As Payson's working class struggles to find affordable housing, the finger of blame is often pointed at well-heeled retirees who drive housing costs by purchasing million dollar homes in the area.
While the mental image makes for a good villain, it may be a myth.
The reality is that many seniors and older boomers agonize as much as any other age group when it comes to finding and maintaining affordable housing that meets their needs.
Coldwell Banker Real Estate agent Bob Flibotte tells of senior clients who faced foreclosure because they couldn't keep up with their house payments or pay their property taxes.
"It's an incredible problem," he said. "Their incomes are fixed, probably Social Security and pensions, but costs keep rising.
"The house needs a new roof, or they need health care and they can't afford it."
Losing a family home is a huge embarrassment for many seniors.
"One of the first questions I ask when listing a home is ‘Why are you selling?''' Flibotte said. "They won't say, ‘We're behind in our house payments.'
"They give other reasons."
Rory Huff, a local ERA agent, has witnessed several elderly persons who were forced by circumstance to put their homes on the market.
"There is a lot of sad sales out there," he said. "They have to sell or downsize because they can't pay their taxes or some other expense."
Seniors Jack and Linda, who asked that their last names not be used, thought they were set for life when they retired in their late 50s.
"But there were so many unexpected costs that we couldn't handle, especially health insurance because we didn't qualify for Medicare," Linda said. "We ended up selling our home and moving into a small rental."
Priced out of homes, into rentals
Bob and Nadine Lawson owned a home in Payson for years and never thought about selling it.
Then both suffered illnesses and were hospitalized for lengthy periods.
When released, they decided to move to the Valley to be closer to their doctors and medical facilities.
They sold their home and used the money to help pay off staggering medical bills.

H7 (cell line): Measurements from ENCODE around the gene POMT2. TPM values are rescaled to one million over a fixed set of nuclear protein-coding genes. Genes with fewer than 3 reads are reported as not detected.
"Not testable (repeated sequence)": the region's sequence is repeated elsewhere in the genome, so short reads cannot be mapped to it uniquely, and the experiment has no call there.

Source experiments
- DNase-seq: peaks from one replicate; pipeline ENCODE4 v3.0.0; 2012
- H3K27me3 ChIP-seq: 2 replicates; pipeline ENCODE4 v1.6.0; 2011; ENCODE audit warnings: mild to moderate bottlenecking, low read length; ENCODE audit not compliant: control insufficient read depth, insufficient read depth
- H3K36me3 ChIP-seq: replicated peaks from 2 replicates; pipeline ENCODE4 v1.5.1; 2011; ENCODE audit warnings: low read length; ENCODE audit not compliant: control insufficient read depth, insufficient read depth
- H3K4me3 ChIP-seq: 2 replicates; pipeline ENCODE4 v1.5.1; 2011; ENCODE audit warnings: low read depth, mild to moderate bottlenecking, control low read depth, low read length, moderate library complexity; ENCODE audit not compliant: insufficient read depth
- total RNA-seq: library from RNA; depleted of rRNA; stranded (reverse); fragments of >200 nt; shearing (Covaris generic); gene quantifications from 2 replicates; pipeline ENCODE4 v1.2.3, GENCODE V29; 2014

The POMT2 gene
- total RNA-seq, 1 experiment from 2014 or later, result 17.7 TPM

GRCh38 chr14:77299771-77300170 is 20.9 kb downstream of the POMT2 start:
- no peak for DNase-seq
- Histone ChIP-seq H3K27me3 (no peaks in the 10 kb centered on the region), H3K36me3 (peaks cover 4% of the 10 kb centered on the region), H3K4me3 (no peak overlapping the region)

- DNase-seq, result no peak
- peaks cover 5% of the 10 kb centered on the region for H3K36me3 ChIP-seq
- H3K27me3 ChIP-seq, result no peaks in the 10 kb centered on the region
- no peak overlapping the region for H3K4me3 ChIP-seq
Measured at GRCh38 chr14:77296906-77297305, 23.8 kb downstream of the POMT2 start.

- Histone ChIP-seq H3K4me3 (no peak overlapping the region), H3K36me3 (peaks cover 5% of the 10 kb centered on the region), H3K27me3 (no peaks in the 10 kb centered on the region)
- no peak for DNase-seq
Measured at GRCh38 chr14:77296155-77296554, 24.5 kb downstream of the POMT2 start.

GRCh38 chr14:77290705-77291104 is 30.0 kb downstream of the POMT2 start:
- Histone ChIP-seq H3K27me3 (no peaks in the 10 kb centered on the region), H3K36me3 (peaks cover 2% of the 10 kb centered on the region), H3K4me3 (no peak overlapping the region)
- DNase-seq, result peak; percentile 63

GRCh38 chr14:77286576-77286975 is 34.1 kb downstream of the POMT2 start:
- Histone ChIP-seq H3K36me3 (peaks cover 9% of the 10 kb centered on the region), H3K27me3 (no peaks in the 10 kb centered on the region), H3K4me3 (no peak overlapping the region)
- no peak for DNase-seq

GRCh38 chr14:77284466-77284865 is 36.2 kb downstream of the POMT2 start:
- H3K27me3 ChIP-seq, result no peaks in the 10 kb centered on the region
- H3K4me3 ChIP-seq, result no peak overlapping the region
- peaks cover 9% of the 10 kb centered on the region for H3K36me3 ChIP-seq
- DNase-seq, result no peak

After only a few months in the Valley, the pair decided to return to Payson.
"The heat, the shootings, and my wife couldn't breathe down there," Bob Lawson said. "We had to come back."
For several months after returning to Payson they lived with their daughter, sharing rent, while searching for a new home.
Unable to find a house they could afford, the two decided to rent a place of their own.
"All we could afford was $1,000 a month and we couldn't find what we were looking for," Nadine said.
After months of searching, the husband and wife finally found a manufactured home rental they could afford.
The two, who both volunteer and work at the Payson Senior Center, say they hear stories similar to their own almost daily.
"There really is no affordable housing for seniors in Payson," Nadine said.
According to the Alliance of Older Americans, more than 1.5 million seniors reside in homes that are too expensive to comfortably fit in their budget, are not in good condition or do not meet their individual needs.
Senior renters are hit the hardest, with a growing number of them paying 50 percent of their income to housing needs alone.
Options for seniors
For seniors facing the loss of their homes, an option is to live in a HUD-assisted senior housing project.
Rick Croy, Payson Town Council candidate and the president of Payson Regional Housing Development, said the Canal Senior Apartments offer affordable housing for residents 55 years and older.
"We have (seniors) who sold their homes because they couldn't afford to maintain them and moved in (to the senior apartments)," he said. "(The seniors) are more comfortable and whatever equity they had they can save it or use it to go visit the grandkids."
The Maurnez Apartments offers 30 percent subsidized allotment through Rural Development/USDA funding, but they have a waiting list of six to 12 months.
Other rentals for seniors include Pineview Manor, Payson Senior Apartments and Mountain View Apartments.
To meet the growing costs of homeownership, some seniors have turned to HUD reverse mortgages.
To be eligible for the mortgage, HUD's Federal Housing Administration (FHA) requires that the borrower is a homeowner, 62 years of age or older, own the home outright or have a low mortgage balance that can be paid off at the closing with proceeds from the reverse loan, and must live in the home.
Of course, the cash received from the mortgage must eventually be repaid or the home equity will not be passed on to the estate of heirs.
All around Payson, seniors are feeling the crunch. Finding affordable housing is a challenge, but they understand the lack of it threatens their safety and welfare.
Week 4: Why does it matter if there is no affordable housing?
Week 5: Solutions
Week 6: Community round table, 5:30 p.m. May 30 at Payson Public Library. RSVP to (928) 474-5251, ext. 115.
See related stories:
Week 1: Work force being priced out of Payson (April 28)
Week 2: Affordable housing: How did it get this bad? (May 5)